Or at least, to a constructive one…
But things are moving too fast, now, to stop and wonder about what a “Marvel Crisis” would look like! I’m running out of pages! And so we’re running out of time to get to Immortus’ real plan.
Now, bear in mind I am not definitely saying that he created the TVA, just so they could produce the Time-Keepers and the Time-Twisters and thus place a perfect infinite diffraction grating in his hands…although it might explain why they’ve always had the wrong information…but whether he did or didn’t, it still doesn’t change the fact that for all the Keepers’ power they can never do what he does. And can he ever screw them up, if he wants to! From inside the main line, in the very trunk of the tree of Time, the Space Phantom can generate an arbitrary number of divergent possibilities…has, in fact, already done so just by the fact of his existence…as the fact of a “main line” is itself necessary to the creation of divergents OH YES OF COURSE IT’S TRUE…!
…But not only that, but he can keep doing it, too, and Immortus knows that the integer-bound Keepers will never detect this counterforce to their attempt to own all and claim all, and resolve all. They can blast him dead where he stands, even in Limbo…but he holds their lives in his hands too. What they most desire is security: therefore they send him into every divergent that promises to support any other of the four He Who Remains divergents than their own, and they also send him everywhere they can to try and eliminate Rick Jones…
But Rick Jones proves very hard to eliminate by messing around with time, again for reasons this blog’s readers know very well…and this naturally implies he’ll be awfully hard to kill by killing him, as well, but of course the Time-Keepers don’t see this, and Immortus chooses not to tell them. Because he needs Rick Jones: things can happen, around Rick Jones, that can’t happen anywhere else. Kang and Immortus could be completely split, one from the other, if Rick Jones only wants it…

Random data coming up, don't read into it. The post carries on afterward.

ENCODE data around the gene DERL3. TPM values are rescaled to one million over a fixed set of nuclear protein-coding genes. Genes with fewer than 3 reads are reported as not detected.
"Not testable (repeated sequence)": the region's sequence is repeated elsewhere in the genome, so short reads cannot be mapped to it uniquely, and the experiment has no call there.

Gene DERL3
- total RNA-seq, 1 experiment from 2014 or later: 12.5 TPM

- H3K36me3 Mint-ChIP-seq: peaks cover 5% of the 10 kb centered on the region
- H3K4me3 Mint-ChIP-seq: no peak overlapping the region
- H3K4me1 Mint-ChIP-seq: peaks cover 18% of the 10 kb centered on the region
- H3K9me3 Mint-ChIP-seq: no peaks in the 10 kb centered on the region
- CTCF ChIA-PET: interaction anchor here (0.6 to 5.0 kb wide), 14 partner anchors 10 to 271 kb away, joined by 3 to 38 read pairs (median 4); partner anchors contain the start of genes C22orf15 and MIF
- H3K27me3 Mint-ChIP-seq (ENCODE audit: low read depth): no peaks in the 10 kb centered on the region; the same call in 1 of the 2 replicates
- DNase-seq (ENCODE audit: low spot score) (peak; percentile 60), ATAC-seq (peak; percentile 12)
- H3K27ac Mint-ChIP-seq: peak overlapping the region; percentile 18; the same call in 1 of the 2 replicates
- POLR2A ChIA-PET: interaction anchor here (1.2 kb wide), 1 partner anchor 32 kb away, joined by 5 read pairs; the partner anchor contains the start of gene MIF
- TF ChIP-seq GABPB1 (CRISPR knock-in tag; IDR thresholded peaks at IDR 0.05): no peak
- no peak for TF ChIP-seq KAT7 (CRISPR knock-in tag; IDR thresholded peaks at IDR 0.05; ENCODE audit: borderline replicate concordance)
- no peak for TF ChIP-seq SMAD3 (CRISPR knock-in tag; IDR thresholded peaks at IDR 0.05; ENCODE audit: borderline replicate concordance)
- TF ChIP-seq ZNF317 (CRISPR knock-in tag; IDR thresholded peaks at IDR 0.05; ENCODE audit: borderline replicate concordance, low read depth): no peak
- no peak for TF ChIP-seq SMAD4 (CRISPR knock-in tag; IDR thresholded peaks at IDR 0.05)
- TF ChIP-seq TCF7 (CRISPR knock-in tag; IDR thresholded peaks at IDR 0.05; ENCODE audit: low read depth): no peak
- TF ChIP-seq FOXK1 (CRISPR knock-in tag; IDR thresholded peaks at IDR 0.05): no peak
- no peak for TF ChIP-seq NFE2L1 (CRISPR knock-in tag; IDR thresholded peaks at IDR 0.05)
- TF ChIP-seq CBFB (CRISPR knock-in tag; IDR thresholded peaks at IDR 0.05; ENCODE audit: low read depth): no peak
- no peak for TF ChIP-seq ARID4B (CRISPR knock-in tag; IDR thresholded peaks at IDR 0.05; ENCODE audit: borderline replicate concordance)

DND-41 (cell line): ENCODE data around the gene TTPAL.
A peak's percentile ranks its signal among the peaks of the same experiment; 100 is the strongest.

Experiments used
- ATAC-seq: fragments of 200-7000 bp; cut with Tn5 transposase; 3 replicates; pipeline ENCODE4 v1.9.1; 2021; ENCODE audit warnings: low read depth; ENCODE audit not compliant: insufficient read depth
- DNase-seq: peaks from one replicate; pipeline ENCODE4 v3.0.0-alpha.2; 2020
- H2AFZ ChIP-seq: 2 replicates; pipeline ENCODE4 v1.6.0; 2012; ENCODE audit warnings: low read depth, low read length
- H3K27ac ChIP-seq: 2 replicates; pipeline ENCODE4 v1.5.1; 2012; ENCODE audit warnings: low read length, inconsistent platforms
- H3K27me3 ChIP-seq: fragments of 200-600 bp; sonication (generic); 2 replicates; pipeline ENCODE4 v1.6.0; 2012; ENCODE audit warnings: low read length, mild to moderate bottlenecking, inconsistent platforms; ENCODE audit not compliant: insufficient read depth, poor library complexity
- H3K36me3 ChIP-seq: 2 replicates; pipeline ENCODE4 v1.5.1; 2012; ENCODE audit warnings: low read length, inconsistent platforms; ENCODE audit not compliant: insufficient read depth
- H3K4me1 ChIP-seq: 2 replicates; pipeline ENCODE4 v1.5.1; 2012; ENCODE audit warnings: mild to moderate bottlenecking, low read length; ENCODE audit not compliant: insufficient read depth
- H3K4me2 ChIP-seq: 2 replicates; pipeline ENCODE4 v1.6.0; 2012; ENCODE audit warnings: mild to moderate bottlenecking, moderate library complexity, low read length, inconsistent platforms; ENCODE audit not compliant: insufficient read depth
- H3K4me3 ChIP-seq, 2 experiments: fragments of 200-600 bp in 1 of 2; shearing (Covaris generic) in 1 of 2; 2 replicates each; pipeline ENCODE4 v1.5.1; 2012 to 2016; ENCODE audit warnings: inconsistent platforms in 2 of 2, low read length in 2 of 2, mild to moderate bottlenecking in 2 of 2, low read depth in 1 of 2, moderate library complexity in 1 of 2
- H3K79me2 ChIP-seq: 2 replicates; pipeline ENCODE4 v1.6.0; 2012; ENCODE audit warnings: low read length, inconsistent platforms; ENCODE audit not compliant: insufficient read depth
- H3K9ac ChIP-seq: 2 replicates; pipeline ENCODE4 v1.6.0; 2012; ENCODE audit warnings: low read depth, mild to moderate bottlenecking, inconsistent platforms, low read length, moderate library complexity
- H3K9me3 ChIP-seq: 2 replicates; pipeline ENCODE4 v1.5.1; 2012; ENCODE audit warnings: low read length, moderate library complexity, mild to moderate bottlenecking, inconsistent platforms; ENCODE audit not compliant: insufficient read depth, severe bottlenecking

…So Rick Jones will make excellent cover, for Immortus’ scheming. It’s apparent that he can’t kill Kang, so what else can he do with him? Well, he can educate him in a false theory of time, that will leave Kang unable to figure out how to re-seat himself in Limbo in the first place! Without a shared ontological status between the main line and the divergents, there can be no possibility of a Council of Cross-Time Kangs, but somehow it seems as though there is…”somehow”, because Immortus tricks Kang into believing it. Rama-Tut II is already gone, thousands of years ago, into Limbo…and what do you suppose was the thing that made him go? Way back in the Celestial Madonna Affair, Rama-Tut II stays the Swordsman’s hand when he’s about to kill Kang, wondering if the act would wipe out his own existence too…and the next time we see him, he’s Immortus. And it’s just a coincidence, sure, but this is still both the first and last time that the man we now call “Nathaniel Richards” will be seen to worry much about paradox…and very shortly afterwards, he stops worrying about it once and for all.